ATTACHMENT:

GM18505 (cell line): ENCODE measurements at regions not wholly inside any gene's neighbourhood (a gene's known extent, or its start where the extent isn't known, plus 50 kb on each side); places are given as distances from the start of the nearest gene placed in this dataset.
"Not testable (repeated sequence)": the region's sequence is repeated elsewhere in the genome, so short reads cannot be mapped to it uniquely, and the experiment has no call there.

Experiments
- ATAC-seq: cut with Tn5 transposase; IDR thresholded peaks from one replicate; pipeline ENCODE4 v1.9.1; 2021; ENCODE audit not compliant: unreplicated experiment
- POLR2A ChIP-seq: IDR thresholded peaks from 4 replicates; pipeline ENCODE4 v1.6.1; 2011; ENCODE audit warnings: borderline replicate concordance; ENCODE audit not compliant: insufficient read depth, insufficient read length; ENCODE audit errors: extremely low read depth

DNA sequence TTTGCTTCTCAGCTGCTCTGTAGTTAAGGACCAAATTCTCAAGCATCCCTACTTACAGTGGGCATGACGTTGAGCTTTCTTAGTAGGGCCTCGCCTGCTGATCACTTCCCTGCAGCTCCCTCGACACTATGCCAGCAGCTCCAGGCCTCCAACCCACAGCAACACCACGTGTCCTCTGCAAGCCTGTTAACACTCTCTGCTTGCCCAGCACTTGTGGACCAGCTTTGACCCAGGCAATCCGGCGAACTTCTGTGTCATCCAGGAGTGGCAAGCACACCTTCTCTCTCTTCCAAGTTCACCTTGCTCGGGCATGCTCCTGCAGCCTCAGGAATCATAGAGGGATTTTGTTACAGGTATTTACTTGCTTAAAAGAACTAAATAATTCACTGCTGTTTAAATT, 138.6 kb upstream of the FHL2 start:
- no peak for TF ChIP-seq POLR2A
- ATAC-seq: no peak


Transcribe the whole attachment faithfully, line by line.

GM18505 (cell line): ENCODE measurements at regions not wholly inside any gene's neighbourhood (a gene's known extent, or its start where the extent isn't known, plus 50 kb on each side); places are given as distances from the start of the nearest gene placed in this dataset.
"Not testable (repeated sequence)": the region's sequence is repeated elsewhere in the genome, so short reads cannot be mapped to it uniquely, and the experiment has no call there.

Experiments
- ATAC-seq: cut with Tn5 transposase; IDR thresholded peaks from one replicate; pipeline ENCODE4 v1.9.1; 2021; ENCODE audit not compliant: unreplicated experiment
- POLR2A ChIP-seq: IDR thresholded peaks from 4 replicates; pipeline ENCODE4 v1.6.1; 2011; ENCODE audit warnings: borderline replicate concordance; ENCODE audit not compliant: insufficient read depth, insufficient read length; ENCODE audit errors: extremely low read depth

DNA sequence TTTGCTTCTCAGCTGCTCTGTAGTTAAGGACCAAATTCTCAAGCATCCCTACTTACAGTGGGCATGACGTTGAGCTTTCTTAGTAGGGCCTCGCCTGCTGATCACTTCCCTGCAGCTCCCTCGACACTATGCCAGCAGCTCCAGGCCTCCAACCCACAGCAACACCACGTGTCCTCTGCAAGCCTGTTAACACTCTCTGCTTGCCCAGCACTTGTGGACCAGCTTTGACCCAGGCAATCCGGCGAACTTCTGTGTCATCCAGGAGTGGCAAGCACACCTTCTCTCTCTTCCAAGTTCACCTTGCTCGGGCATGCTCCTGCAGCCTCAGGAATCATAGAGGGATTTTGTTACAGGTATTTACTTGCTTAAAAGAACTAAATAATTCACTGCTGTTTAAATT, 138.6 kb upstream of the FHL2 start:
- no peak for TF ChIP-seq POLR2A
- ATAC-seq: no peak